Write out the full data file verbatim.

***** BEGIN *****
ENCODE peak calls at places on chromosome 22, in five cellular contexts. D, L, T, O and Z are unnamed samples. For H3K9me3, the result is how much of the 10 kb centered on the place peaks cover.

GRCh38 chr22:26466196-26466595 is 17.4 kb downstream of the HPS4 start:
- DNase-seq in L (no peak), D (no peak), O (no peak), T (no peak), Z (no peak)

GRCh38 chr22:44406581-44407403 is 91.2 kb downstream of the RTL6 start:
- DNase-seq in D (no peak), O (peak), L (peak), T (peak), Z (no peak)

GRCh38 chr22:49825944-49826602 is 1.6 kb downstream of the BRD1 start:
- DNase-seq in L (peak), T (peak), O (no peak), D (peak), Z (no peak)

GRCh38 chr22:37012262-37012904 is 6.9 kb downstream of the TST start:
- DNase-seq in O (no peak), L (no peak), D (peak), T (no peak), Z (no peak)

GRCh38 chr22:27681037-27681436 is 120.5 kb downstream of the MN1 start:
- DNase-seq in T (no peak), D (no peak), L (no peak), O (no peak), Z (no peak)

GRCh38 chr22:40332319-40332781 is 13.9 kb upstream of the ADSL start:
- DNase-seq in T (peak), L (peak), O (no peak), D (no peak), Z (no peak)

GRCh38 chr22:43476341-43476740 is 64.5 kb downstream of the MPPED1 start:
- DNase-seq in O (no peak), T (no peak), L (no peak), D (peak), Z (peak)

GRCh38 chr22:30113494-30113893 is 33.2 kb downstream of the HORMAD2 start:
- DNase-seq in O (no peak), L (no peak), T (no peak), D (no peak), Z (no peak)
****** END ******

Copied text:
ENCODE peak calls at places on chromosome 22, in five cellular contexts. D, L, T, O and Z are unnamed samples. For H3K9me3, the result is how much of the 10 kb centered on the place peaks cover.

GRCh38 chr22:26466196-26466595 is 17.4 kb downstream of the HPS4 start:
- DNase-seq in L (no peak), D (no peak), O (no peak), T (no peak), Z (no peak)

GRCh38 chr22:44406581-44407403 is 91.2 kb downstream of the RTL6 start:
- DNase-seq in D (no peak), O (peak), L (peak), T (peak), Z (no peak)

GRCh38 chr22:49825944-49826602 is 1.6 kb downstream of the BRD1 start:
- DNase-seq in L (peak), T (peak), O (no peak), D (peak), Z (no peak)

GRCh38 chr22:37012262-37012904 is 6.9 kb downstream of the TST start:
- DNase-seq in O (no peak), L (no peak), D (peak), T (no peak), Z (no peak)

GRCh38 chr22:27681037-27681436 is 120.5 kb downstream of the MN1 start:
- DNase-seq in T (no peak), D (no peak), L (no peak), O (no peak), Z (no peak)

GRCh38 chr22:40332319-40332781 is 13.9 kb upstream of the ADSL start:
- DNase-seq in T (peak), L (peak), O (no peak), D (no peak), Z (no peak)

GRCh38 chr22:43476341-43476740 is 64.5 kb downstream of the MPPED1 start:
- DNase-seq in O (no peak), T (no peak), L (no peak), D (peak), Z (peak)

GRCh38 chr22:30113494-30113893 is 33.2 kb downstream of the HORMAD2 start:
- DNase-seq in O (no peak), L (no peak), T (no peak), D (no peak), Z (no peak)